U.S. Qualification Standards

CAS members that are meeting the United States Qualifications Standards (USQS) are encouraged to read the standards found on the USQS page carefully.

Below are the basics of the USQS that CAS members should know:

If attesting to the USQS, members should select from the following options:
  1. General Qualification Standard (indicated by the “I have complied” attestation option on CAS website)
  2. Specific Qualification Standard (indicated by the “I have complied – NAIC Statement of Actuarial Opinion” attestation option on CAS website)
To satisfy the General Qualification Standard, members must complete:
  • 30 hours of relevant CE each calendar year of which at least 3 hours must be professionalism topics, 1 hour must be bias topics, no more than 3 hours may be on general business skill topics, and at least 6 hours must be “organized” activities.
  • All other hours should be relevant continuing education to the actuary’s job.
  • Hours of CE in excess of the annual requirement may be carried forward one year.
To satisfy the Specific Qualification Standard (needed if planning to sign Statements of Actuarial Opinion), members must complete:
  • At least 15 CE hours must be directly related to the topic of the SAO (see section 3.3 of the USQS)
  • A minimum of 6 of the 15 hours must be “organized” or obtained through experiences that involve interactions with outside actuaries or other professionals.
  • Hours that satisfy the CE requirement of the Specific Qualification Standard, may also be used to satisfy the CE requirement of the General Qualification Standard.
  • All other hours should be relevant continuing education to the actuary’s job.
  • Hours of CE in excess of the annual requirement may be carried forward one year.
Continuing Education is “relevant” if it (see section 2.2.6 of USQS):
  • Broadens or deepens an actuary’s understanding of one or more aspects of the work an actuary does.
  • Exposes an actuary to new and evolving techniques for addressing actuarial issues.
  • Expands an actuary’s knowledge of practice in related disciplines that bear directly on an actuary’s work.
  • Facilitates an actuary’s entry into a new area of actuarial practice.
  • Relevant CE includes not only technical topics in the actuary’s area of actuarial practice, but also includes general business skill topics, bias topics, and professionalism topics.
  • Ultimately, it’s an actuary’s responsibility to make a reasonable, good-faith determination of what continuing education opportunities will enhance an actuary’s ability to practice in a desired field.

Please Note

1 hour of continuing education is defined as 50 minutes and fractions of an hour may be counted.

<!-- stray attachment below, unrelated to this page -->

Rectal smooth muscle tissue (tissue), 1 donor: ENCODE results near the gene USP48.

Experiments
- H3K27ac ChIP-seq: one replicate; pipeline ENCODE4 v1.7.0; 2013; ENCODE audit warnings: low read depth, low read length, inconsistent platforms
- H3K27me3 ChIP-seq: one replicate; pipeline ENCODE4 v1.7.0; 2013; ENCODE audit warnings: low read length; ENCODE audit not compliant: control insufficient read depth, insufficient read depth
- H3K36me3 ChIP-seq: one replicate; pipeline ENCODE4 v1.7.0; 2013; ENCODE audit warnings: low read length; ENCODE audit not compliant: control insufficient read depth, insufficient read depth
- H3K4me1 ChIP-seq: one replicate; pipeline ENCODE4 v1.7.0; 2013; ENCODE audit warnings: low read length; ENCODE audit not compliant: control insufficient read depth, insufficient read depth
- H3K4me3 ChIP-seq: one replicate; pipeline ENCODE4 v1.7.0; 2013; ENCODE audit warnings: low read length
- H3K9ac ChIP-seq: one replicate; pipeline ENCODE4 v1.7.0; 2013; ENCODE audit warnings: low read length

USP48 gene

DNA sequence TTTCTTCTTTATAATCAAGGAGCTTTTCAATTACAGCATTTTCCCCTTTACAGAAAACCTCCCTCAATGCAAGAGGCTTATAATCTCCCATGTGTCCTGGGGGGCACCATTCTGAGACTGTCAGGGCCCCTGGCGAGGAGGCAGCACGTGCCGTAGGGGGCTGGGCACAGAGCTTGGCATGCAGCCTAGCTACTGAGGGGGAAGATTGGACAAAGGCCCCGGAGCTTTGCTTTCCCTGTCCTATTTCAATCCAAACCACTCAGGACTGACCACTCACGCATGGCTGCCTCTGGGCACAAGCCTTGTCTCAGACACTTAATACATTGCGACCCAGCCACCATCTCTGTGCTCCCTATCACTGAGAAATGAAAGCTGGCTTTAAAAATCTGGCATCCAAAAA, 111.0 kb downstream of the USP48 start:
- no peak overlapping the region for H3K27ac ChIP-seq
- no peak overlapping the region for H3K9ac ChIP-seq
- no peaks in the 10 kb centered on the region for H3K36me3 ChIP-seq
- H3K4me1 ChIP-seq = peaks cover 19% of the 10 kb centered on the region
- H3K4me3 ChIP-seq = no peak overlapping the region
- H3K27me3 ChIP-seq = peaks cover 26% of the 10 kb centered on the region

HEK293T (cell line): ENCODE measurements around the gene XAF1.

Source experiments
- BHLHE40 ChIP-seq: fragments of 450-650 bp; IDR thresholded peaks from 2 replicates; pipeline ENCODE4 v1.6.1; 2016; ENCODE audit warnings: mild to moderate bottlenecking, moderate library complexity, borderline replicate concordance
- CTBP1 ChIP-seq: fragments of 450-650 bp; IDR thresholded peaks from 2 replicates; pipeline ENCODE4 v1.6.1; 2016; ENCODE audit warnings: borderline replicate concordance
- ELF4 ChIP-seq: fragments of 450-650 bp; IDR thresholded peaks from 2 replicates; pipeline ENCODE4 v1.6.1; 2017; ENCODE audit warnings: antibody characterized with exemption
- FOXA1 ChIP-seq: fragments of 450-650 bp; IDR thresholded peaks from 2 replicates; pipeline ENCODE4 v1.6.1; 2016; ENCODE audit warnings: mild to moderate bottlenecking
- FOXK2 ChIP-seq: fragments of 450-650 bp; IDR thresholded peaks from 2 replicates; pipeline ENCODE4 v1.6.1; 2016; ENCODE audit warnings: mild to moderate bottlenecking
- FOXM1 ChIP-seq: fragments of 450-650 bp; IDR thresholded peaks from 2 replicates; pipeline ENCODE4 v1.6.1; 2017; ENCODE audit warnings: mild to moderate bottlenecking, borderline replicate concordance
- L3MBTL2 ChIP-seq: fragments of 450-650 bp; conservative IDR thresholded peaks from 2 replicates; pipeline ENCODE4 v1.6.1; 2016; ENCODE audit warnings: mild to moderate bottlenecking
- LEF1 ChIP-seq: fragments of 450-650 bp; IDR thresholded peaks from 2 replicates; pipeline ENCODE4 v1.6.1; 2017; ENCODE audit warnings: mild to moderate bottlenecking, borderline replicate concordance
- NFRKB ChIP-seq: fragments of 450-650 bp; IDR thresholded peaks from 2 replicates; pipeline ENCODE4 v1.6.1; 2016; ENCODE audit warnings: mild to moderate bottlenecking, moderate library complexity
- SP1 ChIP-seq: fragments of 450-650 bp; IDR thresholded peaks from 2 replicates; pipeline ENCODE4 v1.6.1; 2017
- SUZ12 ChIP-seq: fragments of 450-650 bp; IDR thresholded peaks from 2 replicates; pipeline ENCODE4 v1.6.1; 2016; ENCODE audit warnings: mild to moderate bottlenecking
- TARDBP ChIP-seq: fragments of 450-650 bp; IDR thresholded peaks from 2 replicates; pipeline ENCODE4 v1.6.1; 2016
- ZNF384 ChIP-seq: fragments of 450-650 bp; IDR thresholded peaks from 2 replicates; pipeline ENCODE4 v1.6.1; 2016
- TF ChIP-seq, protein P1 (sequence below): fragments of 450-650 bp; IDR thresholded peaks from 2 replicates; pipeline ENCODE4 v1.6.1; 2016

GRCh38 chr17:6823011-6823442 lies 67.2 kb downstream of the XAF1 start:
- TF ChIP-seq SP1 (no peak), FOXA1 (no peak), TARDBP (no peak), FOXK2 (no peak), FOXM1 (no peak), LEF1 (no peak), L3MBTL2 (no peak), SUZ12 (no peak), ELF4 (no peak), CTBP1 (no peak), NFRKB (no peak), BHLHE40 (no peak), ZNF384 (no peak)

Members should track their CE carefully as these records could be reviewed for compliance if members are randomly selected in the yearly CAS Continuing Education Record Review.
Members may use the CAS sample CE log to assist with CE documentation


For more information, please read the United States Qualification Standards, Sections 2.2 and 3.3


Professionalism topics

Professionalism topics include content that assists in understanding and applying the Code of Professional Conduct, actuarial standards of practice (ASOPs), and related actuarial professionalism guidance. Professionalism continuing education includes studying, reviewing, or providing input on an exposure draft of an ASOP; studying or reviewing the Code of Professional Conduct; attending an actuarial professionalism webinar; and serving on the Actuarial Standards Board or a professionalism committee.

Bias topics

Bias topics include content that provides knowledge and perspective that assist in identifying and assessing biases that may exist in data, assumptions, algorithms, and models that impact Actuarial Services. Biases may include but are not limited to statistical, cognitive, and social biases.

General business skill topics

General business skill topics include content that assists in developing client relationship management skills, presentation skills, communication skills, project management, and personnel management.

“Organized activities”

“Organized activities” include, but are not limited to, conferences, seminars, webcasts, in-person or online courses, or committee work that is directly relevant to the area of actuarial practice of the subject of the Statement of Actuarial Opinion. In-house meetings can satisfy the requirement of interaction with actuaries or professionals working for different organizations by using outside speakers (but remember, they must still be considered “relevant” CE).

“Other activities”

“Other activities” include, but are not limited to, reading actuarial literature, statutes, or regulations; reading other books, or articles on relevant technical or professional topics; writing professional papers or articles; listening to recordings of actuarial meetings or other relevant seminars or conferences; relevant in-house meetings; studying for actuarial exams; drafting actuarial exam questions; or preparing to speak or lead a discussion at a continuing education activity.

Please contact ce-review@casact.org if you have any questions about the content on this page.